Evangelist and author Anne Graham Lotz, the 70-year-old daughter of legendary evangelist Billy Graham, has said that most people in today's American culture are essentially living as "practical atheists" and that today's culture is a sign that "the enemy has unleashed an attack on God's people."
Graham, who authored the recently published book The Daniel Key: 20 Choices That Make All the Difference, was recently interviewed by the Christian Broadcasting Network's Scott Ross to discuss topics ranging from her book, to her late father, and what she makes of the social trends happening in the world today.
Graham was asked to elaborate on a point she makes in her book about how Daniel, who was taken into captivity by Nebuchadnezzar of Babylon in the Old Testament, would go into a "spiritual warfare" when he prayed.
"When we go into prayer, there is a spiritual battle that ensues. Where the enemy, who is the devil, and all of his, you know, demons, if he can't keep us from prayer, then he wants to distract us in prayer or he wants to keep our answers from coming," Lotz explained. "And so it's just — it's a battle, but we have the victory in the name of the Lord Jesus Christ."
As the United States and other societies around the world over the last several decades have embraced ideas of the sexual revolution that have led to more acceptance of behaviors that the Bible considers sinful, Lotz said that she believes there is a spiritual warfare going on across the culture today.
"I believe that the enemy has unleashed an attack on God's people, on the leaders of God's people, on the children of God's people," Lotz said. "And of course it goes back to our choices. We've made choices as a nation that have taken us away from God's Word, taken us away from the truth, taken us away from faith. And our foundation of faith is crumbling."
While much attention has been placed on sexual immorality and other related issues, Ross points out that other questionable activities like gambling have become much more accepted, saying, "you'd have been stoned the way I was raised for gambling or even playing cards." Ross asked: "Are we compromising our value system?"
"I'm not sure we're compromising or just throwing it away. But what I'm concerned about is not so much our culture or the secular world, I look at the church," Lotz answered. "And it's when the church starts to throw away the values and they throw away God's Word, and they're not spending time in prayer and they substitute programs for prayers and orthodoxy for obedience."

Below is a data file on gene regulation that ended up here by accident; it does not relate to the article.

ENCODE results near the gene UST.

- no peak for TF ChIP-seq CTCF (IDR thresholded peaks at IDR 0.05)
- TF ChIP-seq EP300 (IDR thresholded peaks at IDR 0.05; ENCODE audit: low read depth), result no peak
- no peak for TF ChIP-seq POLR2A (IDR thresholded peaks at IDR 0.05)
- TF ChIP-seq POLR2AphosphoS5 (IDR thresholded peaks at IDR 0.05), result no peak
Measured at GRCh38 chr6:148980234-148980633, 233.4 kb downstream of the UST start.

Lotz questioned how today's generation can impact the next if the "light is dimmed" or "hidden under a bushel."
"I think some of us are [passing on God's Word]. But I think the culture has become so secularized, and almost practical atheists, where they live and move and have their being as though there's no God at all," Lotz said. "And so, I think that's probably the majority in our culture and the majority in our nation."
Lotz pointed out, however, that there are still many in today's culture who are "seeking to live faithfully" and pass the word onto their children and grandchildren. She stressed that God has a "remnant in every generation."
"I've met millennials and Generation Xers and people like that who are totally committed to the Lord," she said. "In fact, I think some in those generations, they almost pay a higher price because they're so alone. But they're strong in faith and seeking to really make a difference."
Lotz had previously said that her father's passing in February served as a "wake-up call" to the Church and a "shot across the bow." She reiterated that in her interview with CBN, saying that her father's death was "Jesus is saying, 'I'm coming. It is time to get right with me.'"
Lotz couldn't provide a definitive answer when asked if her father was disappointed in the social changes of the past several decades being that he preached the Word of God to millions of people all across the globe since the 1940s.
"I don't want to put words in his mouth, you know. But I think you would wish that it had made a greater difference corporately. It's made a tremendous difference in individual lives. I mean, I meet them all over the world. Their lives were radically changed when they went forward at daddy's meeting or watched him on television," she responded. "And they're now in ministry, they're now missionaries, pastors, leaders or just parents leading their children. I mean, I've seen that. But the impact on our nation, you know, something's missing, isn't it?"
"And so it may go back to where you're talking about passing the baton where somewhere Christian parents have not passed on the truth that leads to faith to their children," she continued. "Maybe we left it up to the churches or to the professionals and we didn't do it ourselves. But something is disconnected because instead of the nation getting better, we've gotten worse. We've gotten farther away from God's Word."